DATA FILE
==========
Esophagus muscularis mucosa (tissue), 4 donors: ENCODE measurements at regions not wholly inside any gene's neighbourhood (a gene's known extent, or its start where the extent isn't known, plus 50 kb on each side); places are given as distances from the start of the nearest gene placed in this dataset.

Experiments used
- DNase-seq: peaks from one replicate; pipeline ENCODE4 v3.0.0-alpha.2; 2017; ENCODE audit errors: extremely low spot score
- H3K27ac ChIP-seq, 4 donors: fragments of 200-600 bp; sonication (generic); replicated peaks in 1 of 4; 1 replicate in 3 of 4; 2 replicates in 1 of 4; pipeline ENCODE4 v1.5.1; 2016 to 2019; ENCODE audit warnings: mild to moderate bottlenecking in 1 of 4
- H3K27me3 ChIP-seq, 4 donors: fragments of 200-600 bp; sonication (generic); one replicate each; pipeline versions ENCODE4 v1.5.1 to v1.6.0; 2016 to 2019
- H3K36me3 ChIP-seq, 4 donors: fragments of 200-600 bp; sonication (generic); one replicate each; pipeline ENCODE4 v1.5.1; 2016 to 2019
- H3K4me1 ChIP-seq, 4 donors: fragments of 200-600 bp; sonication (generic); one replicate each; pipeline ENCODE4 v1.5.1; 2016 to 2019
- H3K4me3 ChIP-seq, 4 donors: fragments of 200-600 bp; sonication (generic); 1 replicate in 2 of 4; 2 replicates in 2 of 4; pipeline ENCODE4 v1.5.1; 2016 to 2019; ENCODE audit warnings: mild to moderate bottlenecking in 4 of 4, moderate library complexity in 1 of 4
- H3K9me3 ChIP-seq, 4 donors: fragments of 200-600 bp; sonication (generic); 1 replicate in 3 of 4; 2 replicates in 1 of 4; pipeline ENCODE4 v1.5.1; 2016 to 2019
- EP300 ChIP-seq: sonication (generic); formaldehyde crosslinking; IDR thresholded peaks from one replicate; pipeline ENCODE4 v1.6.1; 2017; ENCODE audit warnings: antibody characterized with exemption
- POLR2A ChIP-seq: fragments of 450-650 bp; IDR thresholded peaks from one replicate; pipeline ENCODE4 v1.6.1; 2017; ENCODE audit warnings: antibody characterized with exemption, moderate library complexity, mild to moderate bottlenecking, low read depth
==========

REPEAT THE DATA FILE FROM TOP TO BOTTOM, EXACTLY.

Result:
Esophagus muscularis mucosa (tissue), 4 donors: ENCODE measurements at regions not wholly inside any gene's neighbourhood (a gene's known extent, or its start where the extent isn't known, plus 50 kb on each side); places are given as distances from the start of the nearest gene placed in this dataset.

Experiments used
- DNase-seq: peaks from one replicate; pipeline ENCODE4 v3.0.0-alpha.2; 2017; ENCODE audit errors: extremely low spot score
- H3K27ac ChIP-seq, 4 donors: fragments of 200-600 bp; sonication (generic); replicated peaks in 1 of 4; 1 replicate in 3 of 4; 2 replicates in 1 of 4; pipeline ENCODE4 v1.5.1; 2016 to 2019; ENCODE audit warnings: mild to moderate bottlenecking in 1 of 4
- H3K27me3 ChIP-seq, 4 donors: fragments of 200-600 bp; sonication (generic); one replicate each; pipeline versions ENCODE4 v1.5.1 to v1.6.0; 2016 to 2019
- H3K36me3 ChIP-seq, 4 donors: fragments of 200-600 bp; sonication (generic); one replicate each; pipeline ENCODE4 v1.5.1; 2016 to 2019
- H3K4me1 ChIP-seq, 4 donors: fragments of 200-600 bp; sonication (generic); one replicate each; pipeline ENCODE4 v1.5.1; 2016 to 2019
- H3K4me3 ChIP-seq, 4 donors: fragments of 200-600 bp; sonication (generic); 1 replicate in 2 of 4; 2 replicates in 2 of 4; pipeline ENCODE4 v1.5.1; 2016 to 2019; ENCODE audit warnings: mild to moderate bottlenecking in 4 of 4, moderate library complexity in 1 of 4
- H3K9me3 ChIP-seq, 4 donors: fragments of 200-600 bp; sonication (generic); 1 replicate in 3 of 4; 2 replicates in 1 of 4; pipeline ENCODE4 v1.5.1; 2016 to 2019
- EP300 ChIP-seq: sonication (generic); formaldehyde crosslinking; IDR thresholded peaks from one replicate; pipeline ENCODE4 v1.6.1; 2017; ENCODE audit warnings: antibody characterized with exemption
- POLR2A ChIP-seq: fragments of 450-650 bp; IDR thresholded peaks from one replicate; pipeline ENCODE4 v1.6.1; 2017; ENCODE audit warnings: antibody characterized with exemption, moderate library complexity, mild to moderate bottlenecking, low read depth